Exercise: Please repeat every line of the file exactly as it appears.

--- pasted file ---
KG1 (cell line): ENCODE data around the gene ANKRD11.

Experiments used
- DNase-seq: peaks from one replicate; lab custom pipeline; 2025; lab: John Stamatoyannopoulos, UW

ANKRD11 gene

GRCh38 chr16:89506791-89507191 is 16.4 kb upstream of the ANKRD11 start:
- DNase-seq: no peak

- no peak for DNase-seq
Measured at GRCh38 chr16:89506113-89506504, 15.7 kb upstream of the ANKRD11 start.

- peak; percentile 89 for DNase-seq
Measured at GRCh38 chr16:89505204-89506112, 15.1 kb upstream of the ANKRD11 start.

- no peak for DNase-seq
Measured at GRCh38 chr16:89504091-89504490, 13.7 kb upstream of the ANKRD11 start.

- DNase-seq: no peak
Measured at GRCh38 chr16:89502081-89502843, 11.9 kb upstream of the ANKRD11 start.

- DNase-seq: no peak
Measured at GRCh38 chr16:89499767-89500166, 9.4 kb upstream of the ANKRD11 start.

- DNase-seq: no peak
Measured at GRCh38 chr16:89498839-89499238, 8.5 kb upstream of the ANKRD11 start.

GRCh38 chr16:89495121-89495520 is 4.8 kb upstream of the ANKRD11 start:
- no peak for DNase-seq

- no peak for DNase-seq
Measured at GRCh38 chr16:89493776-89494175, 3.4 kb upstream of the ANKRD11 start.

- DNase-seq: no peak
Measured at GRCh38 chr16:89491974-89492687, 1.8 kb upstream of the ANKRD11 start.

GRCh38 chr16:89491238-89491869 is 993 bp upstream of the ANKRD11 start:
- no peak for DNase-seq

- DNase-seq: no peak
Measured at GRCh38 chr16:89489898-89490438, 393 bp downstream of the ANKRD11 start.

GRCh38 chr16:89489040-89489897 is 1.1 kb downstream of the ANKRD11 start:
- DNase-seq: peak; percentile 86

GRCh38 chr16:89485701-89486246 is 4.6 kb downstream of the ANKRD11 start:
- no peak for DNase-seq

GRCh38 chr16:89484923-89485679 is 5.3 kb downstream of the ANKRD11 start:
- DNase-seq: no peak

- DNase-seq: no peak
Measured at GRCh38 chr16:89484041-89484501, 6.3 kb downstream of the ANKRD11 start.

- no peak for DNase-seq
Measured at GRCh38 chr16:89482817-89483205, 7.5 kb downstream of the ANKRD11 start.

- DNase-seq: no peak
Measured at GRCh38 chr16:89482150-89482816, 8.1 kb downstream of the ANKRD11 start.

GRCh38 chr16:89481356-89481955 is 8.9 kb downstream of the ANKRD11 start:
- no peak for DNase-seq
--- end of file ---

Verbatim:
KG1 (cell line): ENCODE data around the gene ANKRD11.

Experiments used
- DNase-seq: peaks from one replicate; lab custom pipeline; 2025; lab: John Stamatoyannopoulos, UW

ANKRD11 gene

GRCh38 chr16:89506791-89507191 is 16.4 kb upstream of the ANKRD11 start:
- DNase-seq: no peak

- no peak for DNase-seq
Measured at GRCh38 chr16:89506113-89506504, 15.7 kb upstream of the ANKRD11 start.

- peak; percentile 89 for DNase-seq
Measured at GRCh38 chr16:89505204-89506112, 15.1 kb upstream of the ANKRD11 start.

- no peak for DNase-seq
Measured at GRCh38 chr16:89504091-89504490, 13.7 kb upstream of the ANKRD11 start.

- DNase-seq: no peak
Measured at GRCh38 chr16:89502081-89502843, 11.9 kb upstream of the ANKRD11 start.

- DNase-seq: no peak
Measured at GRCh38 chr16:89499767-89500166, 9.4 kb upstream of the ANKRD11 start.

- DNase-seq: no peak
Measured at GRCh38 chr16:89498839-89499238, 8.5 kb upstream of the ANKRD11 start.

GRCh38 chr16:89495121-89495520 is 4.8 kb upstream of the ANKRD11 start:
- no peak for DNase-seq

- no peak for DNase-seq
Measured at GRCh38 chr16:89493776-89494175, 3.4 kb upstream of the ANKRD11 start.

- DNase-seq: no peak
Measured at GRCh38 chr16:89491974-89492687, 1.8 kb upstream of the ANKRD11 start.

GRCh38 chr16:89491238-89491869 is 993 bp upstream of the ANKRD11 start:
- no peak for DNase-seq

- DNase-seq: no peak
Measured at GRCh38 chr16:89489898-89490438, 393 bp downstream of the ANKRD11 start.

GRCh38 chr16:89489040-89489897 is 1.1 kb downstream of the ANKRD11 start:
- DNase-seq: peak; percentile 86

GRCh38 chr16:89485701-89486246 is 4.6 kb downstream of the ANKRD11 start:
- no peak for DNase-seq

GRCh38 chr16:89484923-89485679 is 5.3 kb downstream of the ANKRD11 start:
- DNase-seq: no peak

- DNase-seq: no peak
Measured at GRCh38 chr16:89484041-89484501, 6.3 kb downstream of the ANKRD11 start.

- no peak for DNase-seq
Measured at GRCh38 chr16:89482817-89483205, 7.5 kb downstream of the ANKRD11 start.

- DNase-seq: no peak
Measured at GRCh38 chr16:89482150-89482816, 8.1 kb downstream of the ANKRD11 start.

GRCh38 chr16:89481356-89481955 is 8.9 kb downstream of the ANKRD11 start:
- no peak for DNase-seq